The COVID-19 pandemic prompted many to skip annual medical check-ups or put elective procedures on hold. This led to many women missing their regular breast cancer screening. It is generally a good idea for all women, even women of average risk, to resume their breast cancer screening with mammography as recommended by current guidelines for breast cancer screening.
According to the American Cancer Society, clinical breast exams or self-exams are generally inaccurate for early detection in average-risk women. Nevertheless, women should be familiar with their breasts and seek medical help if there is a change in their size, shape, or feel.
Protocols for women with an average risk of cancer
Each woman’s health, medical history and background will dictate how often to get checked and how to check. Women with average risk can generally follow these guidelines:
- Women age 40-44 have the option to get a mammogram annually
- Women age 45-54 should get a mammogram annually
- Women 55 and up can switch to mammograms every other year and continue as long as they are in good health.
Protocols for high-risk women
Women at high risk for breast cancer should consider more aggressive screening and have screening mammograms at an earlier age, with breast MRI often needed to assess dense breasts. Women at high risk include:
- Those with a family history of breast cancer
- Those who had cancer in one breast already
- Those with BRCA1 or BRCA2 gene mutations
- Those with abnormal ATM genes, which cause ataxia-telangiectasia
- Those with a mutated TP53 gene, a mutated CHEK2 gene, a mutated CDH1 gene, a mutated STK11 gene, or a mutated PALB2 gene
Certain tendencies or traits in women can also indicate an increased likelihood, such as starting menstrual periods before age 12 or going through menopause after age 55.
Mammograms are the best option for early detection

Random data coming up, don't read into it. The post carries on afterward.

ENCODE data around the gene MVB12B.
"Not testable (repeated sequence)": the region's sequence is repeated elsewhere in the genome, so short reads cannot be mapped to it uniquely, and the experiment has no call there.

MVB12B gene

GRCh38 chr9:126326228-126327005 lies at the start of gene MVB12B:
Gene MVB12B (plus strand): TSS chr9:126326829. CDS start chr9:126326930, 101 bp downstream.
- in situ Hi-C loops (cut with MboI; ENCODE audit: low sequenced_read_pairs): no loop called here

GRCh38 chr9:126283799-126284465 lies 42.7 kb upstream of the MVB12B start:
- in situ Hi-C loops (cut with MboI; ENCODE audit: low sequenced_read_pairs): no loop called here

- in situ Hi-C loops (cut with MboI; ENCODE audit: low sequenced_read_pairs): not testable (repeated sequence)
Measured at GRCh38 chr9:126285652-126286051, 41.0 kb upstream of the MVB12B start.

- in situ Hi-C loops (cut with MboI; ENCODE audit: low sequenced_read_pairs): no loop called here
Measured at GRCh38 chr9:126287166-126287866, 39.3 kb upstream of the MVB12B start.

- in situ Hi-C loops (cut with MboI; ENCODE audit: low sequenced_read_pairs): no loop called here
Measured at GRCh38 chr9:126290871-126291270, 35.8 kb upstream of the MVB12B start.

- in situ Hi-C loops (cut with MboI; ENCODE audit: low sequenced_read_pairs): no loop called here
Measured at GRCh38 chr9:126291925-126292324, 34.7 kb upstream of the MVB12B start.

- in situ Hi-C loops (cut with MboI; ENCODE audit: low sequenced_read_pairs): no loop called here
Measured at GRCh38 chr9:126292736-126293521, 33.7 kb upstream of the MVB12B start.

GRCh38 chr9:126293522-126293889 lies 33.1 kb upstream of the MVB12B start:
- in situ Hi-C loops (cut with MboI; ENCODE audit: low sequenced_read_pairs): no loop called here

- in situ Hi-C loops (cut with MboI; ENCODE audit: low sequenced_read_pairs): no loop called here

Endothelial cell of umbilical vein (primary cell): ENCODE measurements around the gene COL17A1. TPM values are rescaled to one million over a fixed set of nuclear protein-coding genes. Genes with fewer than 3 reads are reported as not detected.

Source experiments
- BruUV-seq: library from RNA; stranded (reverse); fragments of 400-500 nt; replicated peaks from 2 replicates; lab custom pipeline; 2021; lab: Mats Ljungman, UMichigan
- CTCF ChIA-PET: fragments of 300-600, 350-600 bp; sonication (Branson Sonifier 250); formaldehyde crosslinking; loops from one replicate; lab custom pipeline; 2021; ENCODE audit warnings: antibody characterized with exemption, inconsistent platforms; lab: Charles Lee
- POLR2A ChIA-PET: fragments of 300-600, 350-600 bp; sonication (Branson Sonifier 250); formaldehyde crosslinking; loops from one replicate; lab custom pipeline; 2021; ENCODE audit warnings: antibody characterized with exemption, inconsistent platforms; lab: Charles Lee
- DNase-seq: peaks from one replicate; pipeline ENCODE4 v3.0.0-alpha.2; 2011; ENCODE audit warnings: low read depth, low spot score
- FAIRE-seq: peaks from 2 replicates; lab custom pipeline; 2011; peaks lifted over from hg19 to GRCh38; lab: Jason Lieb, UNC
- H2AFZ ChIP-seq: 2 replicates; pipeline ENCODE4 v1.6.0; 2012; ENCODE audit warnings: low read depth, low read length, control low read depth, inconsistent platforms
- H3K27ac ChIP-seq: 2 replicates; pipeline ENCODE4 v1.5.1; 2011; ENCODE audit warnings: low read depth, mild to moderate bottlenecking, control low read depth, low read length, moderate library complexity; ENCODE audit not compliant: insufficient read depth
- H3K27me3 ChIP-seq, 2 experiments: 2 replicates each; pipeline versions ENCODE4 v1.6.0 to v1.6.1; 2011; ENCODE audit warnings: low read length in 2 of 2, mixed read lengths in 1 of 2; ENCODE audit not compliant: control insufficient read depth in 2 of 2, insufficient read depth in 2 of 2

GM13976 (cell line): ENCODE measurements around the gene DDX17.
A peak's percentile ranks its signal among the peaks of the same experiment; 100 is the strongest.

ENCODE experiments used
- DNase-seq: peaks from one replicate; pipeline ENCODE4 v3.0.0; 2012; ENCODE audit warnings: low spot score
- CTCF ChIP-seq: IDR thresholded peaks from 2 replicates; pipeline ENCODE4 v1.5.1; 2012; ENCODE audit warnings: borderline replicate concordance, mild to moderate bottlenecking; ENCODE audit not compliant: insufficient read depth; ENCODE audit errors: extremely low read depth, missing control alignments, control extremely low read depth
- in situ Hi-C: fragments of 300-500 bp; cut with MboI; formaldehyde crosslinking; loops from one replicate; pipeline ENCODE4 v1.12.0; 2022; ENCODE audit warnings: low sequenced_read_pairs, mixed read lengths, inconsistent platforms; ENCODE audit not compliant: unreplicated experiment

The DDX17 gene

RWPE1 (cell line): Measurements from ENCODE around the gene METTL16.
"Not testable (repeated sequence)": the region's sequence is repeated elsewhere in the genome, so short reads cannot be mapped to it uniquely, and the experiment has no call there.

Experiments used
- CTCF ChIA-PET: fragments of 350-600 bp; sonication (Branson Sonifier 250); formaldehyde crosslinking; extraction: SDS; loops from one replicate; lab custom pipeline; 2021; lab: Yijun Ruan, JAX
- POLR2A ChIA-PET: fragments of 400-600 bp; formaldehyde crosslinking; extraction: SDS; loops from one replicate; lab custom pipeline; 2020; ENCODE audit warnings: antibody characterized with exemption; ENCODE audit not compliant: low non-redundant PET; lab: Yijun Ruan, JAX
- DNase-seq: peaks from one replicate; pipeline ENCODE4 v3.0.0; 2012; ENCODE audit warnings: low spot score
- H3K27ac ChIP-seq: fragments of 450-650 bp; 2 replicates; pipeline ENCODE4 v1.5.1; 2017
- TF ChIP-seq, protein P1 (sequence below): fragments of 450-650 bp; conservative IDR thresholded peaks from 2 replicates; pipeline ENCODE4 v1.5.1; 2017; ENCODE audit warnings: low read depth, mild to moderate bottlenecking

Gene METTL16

Regular mammograms can often detect breast cancer in the early stages. This can be years before physical symptoms develop, which is a benefit because early treatment means less invasive treatment than surgery or chemotherapy and a better chance of a full recovery. The sensitivity of mammograms to detect breast cancer is age-dependent because breast tissue becomes more fatty with increasing age which allows the cancer to be more easily seen.
Mammograms do have limitations and may miss some cancers, especially in younger women with more dense breasts. Inconclusive results may lead to further testing. There is also the recent development of 3D mammography, but it is not yet commonly available at all breast imaging centers. While studies about this new technology are ongoing, the initial benefits seem to include:
- It is more accurate than standard mammography in detecting cancer.
- It has fewer inconclusive results than standard mammography, which means fewer call-backs for testing that comes out negative.
- It works better on women with denser breasts. However, it does cost more than standard mammography and may not be covered by insurance.
Tools are available
Medical staff will assess your different risk factors and can advise you as to current breast cancer screening recommendations. The key is to be proactive about your preventive care and breast cancer screening. Communication with your doctor to discuss screening options, benefits and risks is important for your health. Breast cancer does not stop growing during pandemics, screening shouldn’t either.